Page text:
We are a part of a coalition with other faith groups being led by Rev. Bill Gaventa of the Boggs Centerand Prof. Erik Carter of Vanderbilt. Since our training several months ago, “Abraham’s Tent”, hosted at Temple Beth Ami and attended by 150 Jewish professionals 15, we are seeing significant progress in the Jewish community. Three streams of Judaism (Reform, Conservative, Orthodox) as well as the Jewish Federation of North American and Jewish Council for Public Affairs have all released terrific aspirational goals in terms of inclusion. Now we need to move from “talking the talk” to “walking the walk.” Other people/groups such as Shelley Cohen’s Jewish Inclusion Project, the Ruderman Family Foundation, Weinberg Foundation, Butler Foundation,Jewish Funders Network,etc. are also playing major roles.

Additionally, there is significantly more media on this topic in the Jewish press, including real traction for the New Normal, a blog of the NY Jewish Week on disability issues in the Jewish community. It already has more than 100,000 unique hits and we publish regularly there as well as in other publications. We have done two events with the White House and both of them were covered in the media. It is our plan to replicate best practices in our outreach to other faith groups in the future.

  1. News Media

We have built lists of media contacts and are emailing them regularly, butbecause we have not raised enough money to put paid staff in place, we have not had the capacity to deliver enoughstories yet. Perhapsthe most influential segment delivered was the CNBC segment we inspired and helped craft: . We also have seen traction with a special target audience – publications read by human resources managers who are in a position to hire people with disabilities. See


We did reach out to press at the National Governors Association meeting. We got this good piece: as well as several pieces regarding the follow up from our work with Gov. Walker.

See and

See section below on all the op-eds published, including in USA Today, Des Moines Register, Milwaukee Journal, Huffington Post and others. In addition, we have met with theNJ StarLedger editorial board, NPR, The NewsHour and have met twice with a key reporter from USA Today.We have requested meetings with The New York Times and Washington Post editorial boards, both of whom declined that opportunity. However, we have significant traction with one publication on potentially giving them an exclusive on the major study we are doing on inclusion of children with disabilities at the elite private schools that are essentially feeder schools to the Ivy’s and other colleges.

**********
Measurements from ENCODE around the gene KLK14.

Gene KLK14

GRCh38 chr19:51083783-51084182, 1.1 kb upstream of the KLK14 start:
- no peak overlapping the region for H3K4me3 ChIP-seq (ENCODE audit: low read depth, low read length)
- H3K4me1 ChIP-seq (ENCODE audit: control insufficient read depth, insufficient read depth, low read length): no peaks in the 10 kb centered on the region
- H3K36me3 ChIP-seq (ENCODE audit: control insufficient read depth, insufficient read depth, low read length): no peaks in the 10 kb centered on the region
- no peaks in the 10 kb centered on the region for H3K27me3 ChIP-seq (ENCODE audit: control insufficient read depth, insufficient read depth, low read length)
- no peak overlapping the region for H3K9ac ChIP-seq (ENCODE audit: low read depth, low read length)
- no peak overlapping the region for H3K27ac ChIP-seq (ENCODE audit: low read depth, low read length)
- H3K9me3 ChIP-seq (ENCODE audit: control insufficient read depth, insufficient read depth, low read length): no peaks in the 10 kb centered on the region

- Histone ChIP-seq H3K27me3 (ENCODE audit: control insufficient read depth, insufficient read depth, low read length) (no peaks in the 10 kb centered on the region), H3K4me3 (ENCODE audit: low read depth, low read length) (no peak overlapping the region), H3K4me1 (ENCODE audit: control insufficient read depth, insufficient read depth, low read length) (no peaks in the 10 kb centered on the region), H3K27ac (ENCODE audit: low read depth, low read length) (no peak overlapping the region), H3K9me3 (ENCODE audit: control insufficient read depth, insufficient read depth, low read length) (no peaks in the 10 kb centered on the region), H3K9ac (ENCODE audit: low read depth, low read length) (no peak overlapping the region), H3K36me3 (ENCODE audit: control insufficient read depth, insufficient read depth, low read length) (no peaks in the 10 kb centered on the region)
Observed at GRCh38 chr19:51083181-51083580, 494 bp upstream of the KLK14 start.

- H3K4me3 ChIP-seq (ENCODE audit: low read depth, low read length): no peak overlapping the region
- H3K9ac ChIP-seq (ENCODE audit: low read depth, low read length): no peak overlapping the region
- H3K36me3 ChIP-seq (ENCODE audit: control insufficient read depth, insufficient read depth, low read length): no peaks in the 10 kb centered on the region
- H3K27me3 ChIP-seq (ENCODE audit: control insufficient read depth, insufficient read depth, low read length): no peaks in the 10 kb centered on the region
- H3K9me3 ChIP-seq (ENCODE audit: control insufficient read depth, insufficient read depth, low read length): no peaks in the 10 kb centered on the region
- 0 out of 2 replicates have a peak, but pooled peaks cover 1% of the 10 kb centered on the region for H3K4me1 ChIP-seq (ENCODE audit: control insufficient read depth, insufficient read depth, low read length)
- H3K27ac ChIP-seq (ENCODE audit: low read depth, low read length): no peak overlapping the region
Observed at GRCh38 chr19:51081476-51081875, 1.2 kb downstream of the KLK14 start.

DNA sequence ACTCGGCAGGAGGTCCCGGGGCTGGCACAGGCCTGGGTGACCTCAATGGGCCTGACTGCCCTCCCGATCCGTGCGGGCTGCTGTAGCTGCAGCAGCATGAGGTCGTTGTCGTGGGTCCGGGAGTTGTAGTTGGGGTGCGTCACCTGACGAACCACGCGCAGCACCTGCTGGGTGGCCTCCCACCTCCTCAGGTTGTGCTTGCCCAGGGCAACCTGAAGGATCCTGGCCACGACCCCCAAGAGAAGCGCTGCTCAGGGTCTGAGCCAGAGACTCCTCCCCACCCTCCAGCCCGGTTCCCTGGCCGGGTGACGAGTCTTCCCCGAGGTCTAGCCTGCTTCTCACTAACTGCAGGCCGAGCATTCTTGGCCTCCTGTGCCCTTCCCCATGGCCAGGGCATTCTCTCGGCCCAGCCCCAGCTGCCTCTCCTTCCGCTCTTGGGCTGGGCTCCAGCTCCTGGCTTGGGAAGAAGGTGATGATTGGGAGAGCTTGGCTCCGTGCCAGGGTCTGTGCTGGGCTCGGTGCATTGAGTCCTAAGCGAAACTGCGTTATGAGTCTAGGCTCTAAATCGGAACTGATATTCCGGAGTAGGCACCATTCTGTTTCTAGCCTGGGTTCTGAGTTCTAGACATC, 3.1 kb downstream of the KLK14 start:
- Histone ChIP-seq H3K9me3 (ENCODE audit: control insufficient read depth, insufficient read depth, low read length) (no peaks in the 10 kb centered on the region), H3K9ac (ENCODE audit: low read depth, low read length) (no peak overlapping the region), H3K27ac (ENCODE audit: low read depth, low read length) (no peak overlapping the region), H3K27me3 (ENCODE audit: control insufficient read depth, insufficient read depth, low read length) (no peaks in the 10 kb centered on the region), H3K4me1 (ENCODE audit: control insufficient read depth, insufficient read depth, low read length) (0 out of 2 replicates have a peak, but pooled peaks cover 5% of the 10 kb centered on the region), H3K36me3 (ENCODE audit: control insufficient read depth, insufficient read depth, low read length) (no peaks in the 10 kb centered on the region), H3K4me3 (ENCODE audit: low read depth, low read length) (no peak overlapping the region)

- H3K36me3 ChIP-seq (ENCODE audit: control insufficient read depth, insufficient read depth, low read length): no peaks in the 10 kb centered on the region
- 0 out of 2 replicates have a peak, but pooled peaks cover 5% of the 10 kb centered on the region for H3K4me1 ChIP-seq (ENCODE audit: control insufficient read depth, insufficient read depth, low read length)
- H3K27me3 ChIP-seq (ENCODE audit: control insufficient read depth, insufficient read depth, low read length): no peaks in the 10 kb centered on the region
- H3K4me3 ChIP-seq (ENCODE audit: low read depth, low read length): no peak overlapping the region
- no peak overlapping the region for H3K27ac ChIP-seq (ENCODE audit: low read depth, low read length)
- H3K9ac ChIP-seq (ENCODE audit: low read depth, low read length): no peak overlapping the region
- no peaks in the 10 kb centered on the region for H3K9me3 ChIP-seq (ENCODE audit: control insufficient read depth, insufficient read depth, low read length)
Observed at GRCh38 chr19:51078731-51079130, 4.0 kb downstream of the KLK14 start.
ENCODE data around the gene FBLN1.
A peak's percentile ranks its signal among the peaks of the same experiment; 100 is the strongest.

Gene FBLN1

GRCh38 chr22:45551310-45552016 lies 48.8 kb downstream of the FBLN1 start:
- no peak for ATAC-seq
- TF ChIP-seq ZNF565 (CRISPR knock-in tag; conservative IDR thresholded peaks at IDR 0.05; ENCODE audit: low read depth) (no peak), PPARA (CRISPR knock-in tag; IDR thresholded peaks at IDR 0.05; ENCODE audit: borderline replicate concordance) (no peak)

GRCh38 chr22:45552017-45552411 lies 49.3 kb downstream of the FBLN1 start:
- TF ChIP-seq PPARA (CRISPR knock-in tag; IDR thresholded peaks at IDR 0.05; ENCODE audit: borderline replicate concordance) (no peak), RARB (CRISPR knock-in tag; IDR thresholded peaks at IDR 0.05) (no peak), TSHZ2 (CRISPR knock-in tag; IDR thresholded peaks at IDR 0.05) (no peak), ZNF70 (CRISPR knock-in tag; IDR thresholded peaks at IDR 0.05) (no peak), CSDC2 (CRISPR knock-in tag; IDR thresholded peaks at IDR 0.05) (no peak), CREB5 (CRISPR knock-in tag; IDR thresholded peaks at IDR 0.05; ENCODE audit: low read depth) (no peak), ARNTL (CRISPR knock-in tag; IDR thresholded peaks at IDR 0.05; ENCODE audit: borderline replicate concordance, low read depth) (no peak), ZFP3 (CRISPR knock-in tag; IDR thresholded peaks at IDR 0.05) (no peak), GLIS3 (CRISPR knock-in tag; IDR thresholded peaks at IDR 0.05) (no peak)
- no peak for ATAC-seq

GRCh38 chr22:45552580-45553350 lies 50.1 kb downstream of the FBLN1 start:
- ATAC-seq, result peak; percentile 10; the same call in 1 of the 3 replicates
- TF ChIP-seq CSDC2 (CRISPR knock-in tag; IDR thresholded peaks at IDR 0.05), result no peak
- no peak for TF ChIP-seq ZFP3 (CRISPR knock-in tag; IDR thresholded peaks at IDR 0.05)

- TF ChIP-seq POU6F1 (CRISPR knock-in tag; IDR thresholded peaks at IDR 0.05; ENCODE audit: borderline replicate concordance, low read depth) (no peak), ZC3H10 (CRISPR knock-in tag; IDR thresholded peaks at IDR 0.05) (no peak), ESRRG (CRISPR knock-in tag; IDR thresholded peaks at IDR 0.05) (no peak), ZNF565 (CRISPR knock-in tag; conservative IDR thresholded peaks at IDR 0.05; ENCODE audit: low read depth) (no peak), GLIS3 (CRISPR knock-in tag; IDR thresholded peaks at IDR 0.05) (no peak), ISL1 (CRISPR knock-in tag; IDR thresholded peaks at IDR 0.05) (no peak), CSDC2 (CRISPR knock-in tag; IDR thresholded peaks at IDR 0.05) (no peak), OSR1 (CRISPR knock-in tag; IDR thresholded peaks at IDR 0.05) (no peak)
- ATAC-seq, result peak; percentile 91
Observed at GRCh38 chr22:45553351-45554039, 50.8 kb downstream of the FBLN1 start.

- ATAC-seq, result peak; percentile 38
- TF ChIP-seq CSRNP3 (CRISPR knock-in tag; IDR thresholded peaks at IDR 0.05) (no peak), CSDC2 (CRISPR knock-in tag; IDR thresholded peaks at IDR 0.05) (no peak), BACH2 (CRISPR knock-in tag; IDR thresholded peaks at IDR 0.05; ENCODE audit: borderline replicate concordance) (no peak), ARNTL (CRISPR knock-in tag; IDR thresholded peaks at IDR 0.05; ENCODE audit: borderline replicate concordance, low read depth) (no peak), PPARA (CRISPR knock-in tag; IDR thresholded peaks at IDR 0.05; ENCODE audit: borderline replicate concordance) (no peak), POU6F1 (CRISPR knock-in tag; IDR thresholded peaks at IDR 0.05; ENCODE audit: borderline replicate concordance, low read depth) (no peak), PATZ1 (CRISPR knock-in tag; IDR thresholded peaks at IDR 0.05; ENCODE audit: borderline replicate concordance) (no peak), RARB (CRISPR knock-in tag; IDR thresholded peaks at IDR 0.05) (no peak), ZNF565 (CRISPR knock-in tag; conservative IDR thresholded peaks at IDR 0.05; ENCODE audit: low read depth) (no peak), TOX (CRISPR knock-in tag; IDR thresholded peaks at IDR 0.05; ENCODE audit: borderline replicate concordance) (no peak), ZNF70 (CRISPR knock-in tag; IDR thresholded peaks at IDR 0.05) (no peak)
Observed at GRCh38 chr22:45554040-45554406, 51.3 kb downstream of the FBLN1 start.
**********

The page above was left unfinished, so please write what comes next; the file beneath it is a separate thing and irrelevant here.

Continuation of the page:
1. Celebrities/Hollywood/EntertainmentMedia

We are extremely fortunate to have threekey individuals in our court. The first is leading scriptwriter, Murray Siegel (see ) who is highly gifted in mind and heart. He has been working with us, with assistance from our own board superstar talent Doc Sweitzer, to produce PSAs featuring major celebrities. The second is reality-TV pioneer Jonathan Murray (see ) whose exceptional work with Pedroon MTV’s Real World led to public acceptance of people who are HIV positive. He is a major contributor to inclusion of LGBT people on reality TV. His dramatic impact there could be surpassed by his new contributions for the inclusion of PwDs. The third is MTV Host TJ Lavin who stared in a PSA for us and came to Capitol Hill to participate in an event for RespectAbility alongside Gov. Jack Markell, Rep. Pete Session and a Paralympic gold medalist. Dozens of Hill staff registered for the event, which was successful. To view the PSA go to

We have now sent letters to 300 of the most powerful decision makers in the televisionand movie industry askingthem to include more PwDs in their work as we believe that this would haveincredibletransformational potential. A copy of our letter to Hollywood/Television/Film leaders is at the bottom of this document in Appendix A. We are now working to get other disability groups to send letters to these same leaders. Additionally, we will soon be releasing poll data from our poll of 3800 people in the disability community on how they view Hollywood and the news media.

  1. Philanthropists

We built a list of major philanthropists and sent a letter to more than 900 of them asking them to ensure that the organizations that they support do not discriminate against people with disabilities. Many were surprised to learn that religious organizations are exempt from ADA laws and do discriminate. We have also published op-eds urging the use of the power of the purse for good. See section below.